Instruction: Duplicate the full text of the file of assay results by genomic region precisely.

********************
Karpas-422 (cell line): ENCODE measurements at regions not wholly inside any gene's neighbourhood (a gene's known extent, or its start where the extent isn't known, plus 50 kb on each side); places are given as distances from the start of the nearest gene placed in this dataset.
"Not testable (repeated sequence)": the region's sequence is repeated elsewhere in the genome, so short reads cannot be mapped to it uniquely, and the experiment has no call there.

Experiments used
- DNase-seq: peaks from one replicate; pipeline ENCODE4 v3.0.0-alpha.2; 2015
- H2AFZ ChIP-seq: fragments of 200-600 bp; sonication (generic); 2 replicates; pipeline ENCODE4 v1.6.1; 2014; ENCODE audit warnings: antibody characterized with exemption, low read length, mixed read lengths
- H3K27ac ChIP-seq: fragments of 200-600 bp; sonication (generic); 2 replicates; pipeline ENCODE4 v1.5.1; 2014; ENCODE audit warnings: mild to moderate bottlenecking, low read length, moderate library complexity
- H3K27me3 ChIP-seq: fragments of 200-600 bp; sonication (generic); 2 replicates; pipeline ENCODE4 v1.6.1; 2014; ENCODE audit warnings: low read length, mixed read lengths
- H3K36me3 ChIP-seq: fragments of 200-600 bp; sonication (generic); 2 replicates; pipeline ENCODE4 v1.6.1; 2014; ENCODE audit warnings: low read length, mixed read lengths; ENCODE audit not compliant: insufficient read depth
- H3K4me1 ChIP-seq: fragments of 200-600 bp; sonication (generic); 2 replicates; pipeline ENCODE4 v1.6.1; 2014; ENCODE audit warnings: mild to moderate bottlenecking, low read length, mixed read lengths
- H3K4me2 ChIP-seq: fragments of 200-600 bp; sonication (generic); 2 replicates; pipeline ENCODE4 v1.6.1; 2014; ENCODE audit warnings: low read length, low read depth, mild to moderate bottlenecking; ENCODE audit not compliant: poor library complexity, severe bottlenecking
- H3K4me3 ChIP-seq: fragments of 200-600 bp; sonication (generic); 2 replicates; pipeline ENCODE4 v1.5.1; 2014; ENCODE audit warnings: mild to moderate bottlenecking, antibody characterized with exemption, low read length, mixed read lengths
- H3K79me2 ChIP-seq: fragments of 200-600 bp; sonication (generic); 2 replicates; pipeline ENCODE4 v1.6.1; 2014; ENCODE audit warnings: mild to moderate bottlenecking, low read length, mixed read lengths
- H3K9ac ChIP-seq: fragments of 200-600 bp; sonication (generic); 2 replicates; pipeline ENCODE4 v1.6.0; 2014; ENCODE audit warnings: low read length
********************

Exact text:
Karpas-422 (cell line): ENCODE measurements at regions not wholly inside any gene's neighbourhood (a gene's known extent, or its start where the extent isn't known, plus 50 kb on each side); places are given as distances from the start of the nearest gene placed in this dataset.
"Not testable (repeated sequence)": the region's sequence is repeated elsewhere in the genome, so short reads cannot be mapped to it uniquely, and the experiment has no call there.

Experiments used
- DNase-seq: peaks from one replicate; pipeline ENCODE4 v3.0.0-alpha.2; 2015
- H2AFZ ChIP-seq: fragments of 200-600 bp; sonication (generic); 2 replicates; pipeline ENCODE4 v1.6.1; 2014; ENCODE audit warnings: antibody characterized with exemption, low read length, mixed read lengths
- H3K27ac ChIP-seq: fragments of 200-600 bp; sonication (generic); 2 replicates; pipeline ENCODE4 v1.5.1; 2014; ENCODE audit warnings: mild to moderate bottlenecking, low read length, moderate library complexity
- H3K27me3 ChIP-seq: fragments of 200-600 bp; sonication (generic); 2 replicates; pipeline ENCODE4 v1.6.1; 2014; ENCODE audit warnings: low read length, mixed read lengths
- H3K36me3 ChIP-seq: fragments of 200-600 bp; sonication (generic); 2 replicates; pipeline ENCODE4 v1.6.1; 2014; ENCODE audit warnings: low read length, mixed read lengths; ENCODE audit not compliant: insufficient read depth
- H3K4me1 ChIP-seq: fragments of 200-600 bp; sonication (generic); 2 replicates; pipeline ENCODE4 v1.6.1; 2014; ENCODE audit warnings: mild to moderate bottlenecking, low read length, mixed read lengths
- H3K4me2 ChIP-seq: fragments of 200-600 bp; sonication (generic); 2 replicates; pipeline ENCODE4 v1.6.1; 2014; ENCODE audit warnings: low read length, low read depth, mild to moderate bottlenecking; ENCODE audit not compliant: poor library complexity, severe bottlenecking
- H3K4me3 ChIP-seq: fragments of 200-600 bp; sonication (generic); 2 replicates; pipeline ENCODE4 v1.5.1; 2014; ENCODE audit warnings: mild to moderate bottlenecking, antibody characterized with exemption, low read length, mixed read lengths
- H3K79me2 ChIP-seq: fragments of 200-600 bp; sonication (generic); 2 replicates; pipeline ENCODE4 v1.6.1; 2014; ENCODE audit warnings: mild to moderate bottlenecking, low read length, mixed read lengths
- H3K9ac ChIP-seq: fragments of 200-600 bp; sonication (generic); 2 replicates; pipeline ENCODE4 v1.6.0; 2014; ENCODE audit warnings: low read length